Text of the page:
Why does a human being think? The reason is that, prior to the creation of the universe, God engaged in thinking. That is, prior to the creation of the universe, God established the purpose of actualizing love based on Heart, and then made plans in accordance with that purpose. That constituted His thinking, or Logos (Word).
Logic is called the knowledge of Logos. Looking more carefully into Unification Logic, we see that Logos is an internal entity that is formed for the purpose of love:
As explained in the Theory of the Original Image, the Inner Sungsang of the inner developmental four-position foundation refers to intellect, emotion, and will, and the Inner Hyungsang refers to ideas, concepts, laws and mathematical principles. In the inner developmental four position foundation, give and receive action takes place centering on purpose, which is established centering on Heart (love). That is to say, give and receive action takes place in order to actualize the purpose of Heart, whereby Logos or a plan is formed. Therefore, the plan formed is the plan for actualizing the purpose of love. This is the logical structure. Thus, logic refers to the inner four position foundation of Logos, which is formed through the inner give and receive action to actualize the purpose of love.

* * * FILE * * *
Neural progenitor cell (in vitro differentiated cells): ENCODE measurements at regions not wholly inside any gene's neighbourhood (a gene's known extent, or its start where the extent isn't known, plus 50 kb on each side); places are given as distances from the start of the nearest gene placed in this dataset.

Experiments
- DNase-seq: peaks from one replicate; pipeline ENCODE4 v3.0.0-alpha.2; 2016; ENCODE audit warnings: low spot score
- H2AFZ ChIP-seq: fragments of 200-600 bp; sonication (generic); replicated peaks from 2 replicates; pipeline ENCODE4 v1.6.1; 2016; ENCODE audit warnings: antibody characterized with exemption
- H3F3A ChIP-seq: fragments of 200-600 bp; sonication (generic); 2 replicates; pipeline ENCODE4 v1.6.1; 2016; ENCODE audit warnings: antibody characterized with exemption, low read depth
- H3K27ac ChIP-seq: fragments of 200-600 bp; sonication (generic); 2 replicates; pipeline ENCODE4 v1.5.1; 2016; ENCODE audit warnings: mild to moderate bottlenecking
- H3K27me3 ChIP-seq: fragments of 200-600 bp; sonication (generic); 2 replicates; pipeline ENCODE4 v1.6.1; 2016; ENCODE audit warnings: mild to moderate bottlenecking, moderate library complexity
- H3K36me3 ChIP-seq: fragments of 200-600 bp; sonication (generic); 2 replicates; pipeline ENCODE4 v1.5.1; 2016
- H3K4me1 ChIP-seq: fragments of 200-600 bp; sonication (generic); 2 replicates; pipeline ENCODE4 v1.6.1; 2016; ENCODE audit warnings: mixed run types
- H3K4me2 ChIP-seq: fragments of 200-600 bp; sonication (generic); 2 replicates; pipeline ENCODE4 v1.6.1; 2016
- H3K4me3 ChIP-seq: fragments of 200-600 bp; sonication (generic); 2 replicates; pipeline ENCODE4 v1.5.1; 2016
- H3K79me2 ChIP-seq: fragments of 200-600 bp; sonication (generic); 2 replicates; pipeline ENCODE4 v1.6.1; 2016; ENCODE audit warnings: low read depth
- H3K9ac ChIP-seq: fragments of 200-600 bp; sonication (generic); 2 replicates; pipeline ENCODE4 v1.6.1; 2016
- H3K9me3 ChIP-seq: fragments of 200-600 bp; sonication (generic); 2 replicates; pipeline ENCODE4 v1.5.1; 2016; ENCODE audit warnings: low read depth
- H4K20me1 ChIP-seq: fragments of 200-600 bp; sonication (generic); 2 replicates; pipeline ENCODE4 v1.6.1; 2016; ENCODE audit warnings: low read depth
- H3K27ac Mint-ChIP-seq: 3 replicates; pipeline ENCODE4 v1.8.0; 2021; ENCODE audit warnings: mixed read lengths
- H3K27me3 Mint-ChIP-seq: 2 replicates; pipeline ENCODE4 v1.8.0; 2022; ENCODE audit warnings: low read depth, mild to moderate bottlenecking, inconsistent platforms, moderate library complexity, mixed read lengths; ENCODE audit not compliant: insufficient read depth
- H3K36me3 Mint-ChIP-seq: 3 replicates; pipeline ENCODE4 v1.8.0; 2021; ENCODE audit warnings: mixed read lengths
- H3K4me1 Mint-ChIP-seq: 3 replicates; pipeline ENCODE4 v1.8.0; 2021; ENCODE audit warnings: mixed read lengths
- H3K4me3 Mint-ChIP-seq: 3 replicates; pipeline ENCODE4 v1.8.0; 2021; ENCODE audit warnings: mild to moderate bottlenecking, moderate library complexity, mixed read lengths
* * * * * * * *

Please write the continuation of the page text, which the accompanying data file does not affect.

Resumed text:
First, the Logos is formed as an internal idea centered on Heart (love). Next, God developed His creation to actualize that idea: this is the “two-stage structure of creation.” Thus John 1:1-3 provides a basis for UT’s philosophy of creation.
Furthermore, human beings, as creators in their own right, should follow the same process as God did, with thoughts and actions motivated by heart and love. In subject-object relationships between human beings and between humans and things, we are meant to love: love people, love ourselves and love things.
Sungsang and Hyungsang: Words Have Invisible Elements